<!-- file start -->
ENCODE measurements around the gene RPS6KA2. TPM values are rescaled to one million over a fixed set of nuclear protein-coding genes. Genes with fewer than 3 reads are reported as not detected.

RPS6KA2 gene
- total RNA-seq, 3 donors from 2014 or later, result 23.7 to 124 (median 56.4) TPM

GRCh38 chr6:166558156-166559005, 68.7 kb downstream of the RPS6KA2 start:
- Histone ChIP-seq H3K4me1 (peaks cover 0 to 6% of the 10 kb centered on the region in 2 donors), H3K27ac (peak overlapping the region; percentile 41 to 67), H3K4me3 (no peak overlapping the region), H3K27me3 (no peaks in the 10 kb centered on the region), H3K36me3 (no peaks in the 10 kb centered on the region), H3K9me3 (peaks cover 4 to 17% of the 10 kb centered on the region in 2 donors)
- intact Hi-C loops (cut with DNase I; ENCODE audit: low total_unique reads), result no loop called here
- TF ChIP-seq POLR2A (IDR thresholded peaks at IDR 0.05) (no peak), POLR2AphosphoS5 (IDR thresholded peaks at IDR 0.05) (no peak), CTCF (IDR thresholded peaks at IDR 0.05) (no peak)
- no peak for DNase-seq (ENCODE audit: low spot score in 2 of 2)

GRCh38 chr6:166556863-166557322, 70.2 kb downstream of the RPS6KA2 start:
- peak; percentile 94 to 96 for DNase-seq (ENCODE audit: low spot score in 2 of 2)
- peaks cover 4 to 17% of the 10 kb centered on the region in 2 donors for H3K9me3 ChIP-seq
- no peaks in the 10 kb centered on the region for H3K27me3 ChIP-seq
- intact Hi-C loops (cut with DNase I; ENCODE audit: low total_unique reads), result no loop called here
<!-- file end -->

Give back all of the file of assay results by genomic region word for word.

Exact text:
ENCODE measurements around the gene RPS6KA2. TPM values are rescaled to one million over a fixed set of nuclear protein-coding genes. Genes with fewer than 3 reads are reported as not detected.

RPS6KA2 gene
- total RNA-seq, 3 donors from 2014 or later, result 23.7 to 124 (median 56.4) TPM

GRCh38 chr6:166558156-166559005, 68.7 kb downstream of the RPS6KA2 start:
- Histone ChIP-seq H3K4me1 (peaks cover 0 to 6% of the 10 kb centered on the region in 2 donors), H3K27ac (peak overlapping the region; percentile 41 to 67), H3K4me3 (no peak overlapping the region), H3K27me3 (no peaks in the 10 kb centered on the region), H3K36me3 (no peaks in the 10 kb centered on the region), H3K9me3 (peaks cover 4 to 17% of the 10 kb centered on the region in 2 donors)
- intact Hi-C loops (cut with DNase I; ENCODE audit: low total_unique reads), result no loop called here
- TF ChIP-seq POLR2A (IDR thresholded peaks at IDR 0.05) (no peak), POLR2AphosphoS5 (IDR thresholded peaks at IDR 0.05) (no peak), CTCF (IDR thresholded peaks at IDR 0.05) (no peak)
- no peak for DNase-seq (ENCODE audit: low spot score in 2 of 2)

GRCh38 chr6:166556863-166557322, 70.2 kb downstream of the RPS6KA2 start:
- peak; percentile 94 to 96 for DNase-seq (ENCODE audit: low spot score in 2 of 2)
- peaks cover 4 to 17% of the 10 kb centered on the region in 2 donors for H3K9me3 ChIP-seq
- no peaks in the 10 kb centered on the region for H3K27me3 ChIP-seq
- intact Hi-C loops (cut with DNase I; ENCODE audit: low total_unique reads), result no loop called here